Beautiful. Vibrant. Fluid. Gorgeous. Those are just a few of the words that could describe the visuals of Blade Strangers, the one-on-one crossover fighting game headed to Nintendo Switch, PlayStation 4 and Steam on August 28. But the game’s colorful, smoothly animated aesthetic wouldn’t have been possible without the talent and experience of the developers at Studio Saizensen, who combine artistic knowhow with technological wizardry.
In the case of Blade Strangers, a key part of the visual process was creating a unified look for all of the fighters, so that simple characters from 8-bit-style games like Cave Story+ and Shovel Knight would look natural alongside warriors from titles such as Code of Princess EX that feature a higher level of graphical detail. This task fell to Studio Saizensen illustrator Minat, who adjusted characters’ appearances and proportions so they all meshed within the same game.
“Minat is an illustrator who can create art in various styles,” affirms Blade Strangers director Toshinobu Kondo. “We knew she would be able to make the various art styles consistent, so we left it in her very talented and capable hands.”
Blade Strangers also includes a few original fighters, such as the game’s final boss, Lina, who had to be brought into the fold. Creating new warriors who were just as appealing as the existing heroes was a challenging, yet collaborative, effort that introduced combatants with unique visual characteristics.
“Lina’s first design draft was initially sketched by me,” reveals Kondo. “After that first sketch…Minat finished her up. Even though Lina’s role in the game is a villain, our goal was to make her a very cute and innocent-looking character.”
With the designs established, Studio Saizensen began creating the characters’ in-game art assets using a proprietary technique that they have been refining for more than 10 years. Combining the best of 2D and 3D elements, the fighters are initially built out of polygons, and these character models are used to create a full range of natural-looking movements—walking, running, jumping, attacking, special moves and more—that would be incredibly time-consuming to create frame-by-frame.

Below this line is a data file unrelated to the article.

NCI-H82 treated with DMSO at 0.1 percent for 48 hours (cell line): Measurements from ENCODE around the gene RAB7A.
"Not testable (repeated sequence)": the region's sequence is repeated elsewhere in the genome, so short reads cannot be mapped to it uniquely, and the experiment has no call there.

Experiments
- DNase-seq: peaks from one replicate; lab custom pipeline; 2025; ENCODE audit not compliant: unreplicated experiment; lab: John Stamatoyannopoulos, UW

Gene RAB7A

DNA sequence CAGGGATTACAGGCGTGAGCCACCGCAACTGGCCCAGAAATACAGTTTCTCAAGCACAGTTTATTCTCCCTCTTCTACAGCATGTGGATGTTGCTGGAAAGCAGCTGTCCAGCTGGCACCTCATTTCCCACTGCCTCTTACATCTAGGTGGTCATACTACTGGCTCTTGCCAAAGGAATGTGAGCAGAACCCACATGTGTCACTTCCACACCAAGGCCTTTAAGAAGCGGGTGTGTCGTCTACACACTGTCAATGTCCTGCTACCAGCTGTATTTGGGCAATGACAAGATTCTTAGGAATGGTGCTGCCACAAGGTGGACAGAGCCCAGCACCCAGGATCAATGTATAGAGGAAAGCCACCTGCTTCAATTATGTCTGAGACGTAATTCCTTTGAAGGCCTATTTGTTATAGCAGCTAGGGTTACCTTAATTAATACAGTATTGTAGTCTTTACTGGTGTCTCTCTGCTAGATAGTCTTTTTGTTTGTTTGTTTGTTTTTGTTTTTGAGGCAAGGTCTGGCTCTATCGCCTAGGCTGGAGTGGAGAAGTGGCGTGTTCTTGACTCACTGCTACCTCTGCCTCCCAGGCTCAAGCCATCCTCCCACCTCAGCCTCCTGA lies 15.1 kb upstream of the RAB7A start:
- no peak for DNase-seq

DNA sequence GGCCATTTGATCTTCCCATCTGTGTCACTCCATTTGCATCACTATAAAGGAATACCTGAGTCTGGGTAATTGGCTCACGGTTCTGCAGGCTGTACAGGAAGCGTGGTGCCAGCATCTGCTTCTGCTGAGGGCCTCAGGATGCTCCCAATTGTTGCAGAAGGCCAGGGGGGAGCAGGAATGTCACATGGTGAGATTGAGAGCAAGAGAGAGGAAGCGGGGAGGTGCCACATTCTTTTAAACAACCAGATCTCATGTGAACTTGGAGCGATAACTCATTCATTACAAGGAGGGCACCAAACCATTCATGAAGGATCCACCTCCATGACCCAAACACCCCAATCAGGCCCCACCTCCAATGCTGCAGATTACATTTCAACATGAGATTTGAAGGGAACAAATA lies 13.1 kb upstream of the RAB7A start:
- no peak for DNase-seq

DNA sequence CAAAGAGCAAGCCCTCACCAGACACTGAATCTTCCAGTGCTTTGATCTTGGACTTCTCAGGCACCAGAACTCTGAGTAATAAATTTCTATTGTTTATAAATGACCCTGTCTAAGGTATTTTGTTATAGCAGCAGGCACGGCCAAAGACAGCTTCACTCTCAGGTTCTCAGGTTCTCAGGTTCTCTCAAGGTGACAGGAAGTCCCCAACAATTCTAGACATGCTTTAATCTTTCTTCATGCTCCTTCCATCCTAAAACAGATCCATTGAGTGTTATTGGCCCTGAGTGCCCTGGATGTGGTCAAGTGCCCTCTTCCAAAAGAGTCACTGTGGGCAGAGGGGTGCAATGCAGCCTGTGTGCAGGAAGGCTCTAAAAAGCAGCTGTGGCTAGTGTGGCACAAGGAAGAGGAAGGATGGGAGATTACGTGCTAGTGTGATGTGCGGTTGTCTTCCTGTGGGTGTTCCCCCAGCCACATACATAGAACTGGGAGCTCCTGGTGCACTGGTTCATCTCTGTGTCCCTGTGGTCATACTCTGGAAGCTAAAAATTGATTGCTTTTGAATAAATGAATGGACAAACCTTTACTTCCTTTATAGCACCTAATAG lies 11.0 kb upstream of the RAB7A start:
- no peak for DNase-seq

“With 2D artwork, it takes an immense number of hours to generate the different frames, but if it’s already 3D, it doesn’t use up as much time,” Kondo explains. “This process makes it very easy to generate and edit the movements so that we have a wide variety of different punches or special attacks, whatever we need to make the game look and feel great.”
There are still challenges to the process, however. Sometimes the models have to be adjusted to create the cartoon-style expressiveness the developers desire. “The most difficult aspect was the motions: trying to make them look like hand-drawn animation with traditional stretching, shriveling and blowing-up effects, etc. instead of bone-based 3D movements,” divulges Kondo.
Once the polygonal models are complete and any necessary refinements are made, key frames of animation are then rasterized—converted from vector-based 3D images into 2D sprites—and implemented into the game. During development of previous Studio Saizensen titles, these sprites were then touched up and enhanced by the studio’s team of 2D artists, but these days the process is so efficient that they can typically be used as-is, without any additional work. The results speak for themselves: a visual spectacle that looks like an anime come to life.
Furthermore, the 2D presentation makes it easy to retain the feel of the original artists’ designs, palettes can easily be changed for alternate character colors and the data size is relatively small, allowing for fast loading and snappy gameplay. But most importantly, the graphics simply look cool. “I just really like the 2D look in games,” admits Kondo. “For many years, we have been researching this technique for the reasons of productivity and it’s also just the art style that we like the most.”
You’ll be able to witness the stunning splendor of Blade Strangers firsthand when the game arrives on Nintendo Switch, PlayStation 4 and Steam later this summer. If you want to secure your bonus-filled “launch edition” physical version on Switch or PS4, you can pre-order the game now from your retailer of choice, including Amazon, Best Buy, GameStop and Target.